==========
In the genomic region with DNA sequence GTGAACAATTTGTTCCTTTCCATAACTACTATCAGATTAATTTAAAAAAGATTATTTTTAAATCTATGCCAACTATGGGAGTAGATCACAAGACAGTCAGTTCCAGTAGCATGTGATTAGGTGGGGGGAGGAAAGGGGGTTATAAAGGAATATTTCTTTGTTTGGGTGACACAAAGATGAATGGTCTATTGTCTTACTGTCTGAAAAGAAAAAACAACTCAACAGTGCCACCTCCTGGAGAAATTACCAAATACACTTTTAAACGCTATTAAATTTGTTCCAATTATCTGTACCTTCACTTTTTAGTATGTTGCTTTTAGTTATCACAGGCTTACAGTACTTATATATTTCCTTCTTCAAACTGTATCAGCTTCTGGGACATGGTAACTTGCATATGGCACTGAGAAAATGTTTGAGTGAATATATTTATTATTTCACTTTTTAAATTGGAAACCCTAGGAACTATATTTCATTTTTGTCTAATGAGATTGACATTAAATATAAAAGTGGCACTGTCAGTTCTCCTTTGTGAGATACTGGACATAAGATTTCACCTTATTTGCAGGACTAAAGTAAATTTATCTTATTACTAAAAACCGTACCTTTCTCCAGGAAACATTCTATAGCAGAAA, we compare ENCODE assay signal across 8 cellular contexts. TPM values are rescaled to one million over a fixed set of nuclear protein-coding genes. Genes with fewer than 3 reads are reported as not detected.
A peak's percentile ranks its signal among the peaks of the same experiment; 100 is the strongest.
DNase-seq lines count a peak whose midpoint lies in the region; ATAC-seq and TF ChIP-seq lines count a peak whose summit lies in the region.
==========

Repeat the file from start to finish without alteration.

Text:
In the genomic region with DNA sequence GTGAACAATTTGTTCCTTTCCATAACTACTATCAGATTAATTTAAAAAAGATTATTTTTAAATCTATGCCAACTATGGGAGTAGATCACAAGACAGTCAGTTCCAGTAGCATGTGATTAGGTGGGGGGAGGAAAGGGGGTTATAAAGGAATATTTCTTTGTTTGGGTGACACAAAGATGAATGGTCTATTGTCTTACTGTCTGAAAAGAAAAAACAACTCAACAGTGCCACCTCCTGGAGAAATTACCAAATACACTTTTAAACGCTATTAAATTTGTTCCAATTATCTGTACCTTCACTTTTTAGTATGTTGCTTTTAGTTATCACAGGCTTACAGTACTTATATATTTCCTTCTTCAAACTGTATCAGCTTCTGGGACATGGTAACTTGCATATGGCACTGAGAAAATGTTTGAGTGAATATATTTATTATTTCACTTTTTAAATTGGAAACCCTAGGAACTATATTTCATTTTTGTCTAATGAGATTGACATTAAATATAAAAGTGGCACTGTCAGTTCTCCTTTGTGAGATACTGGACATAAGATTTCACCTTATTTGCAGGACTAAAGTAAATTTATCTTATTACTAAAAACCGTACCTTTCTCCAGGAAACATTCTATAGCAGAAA, we compare ENCODE assay signal across 8 cellular contexts. TPM values are rescaled to one million over a fixed set of nuclear protein-coding genes. Genes with fewer than 3 reads are reported as not detected.
A peak's percentile ranks its signal among the peaks of the same experiment; 100 is the strongest.
DNase-seq lines count a peak whose midpoint lies in the region; ATAC-seq and TF ChIP-seq lines count a peak whose summit lies in the region.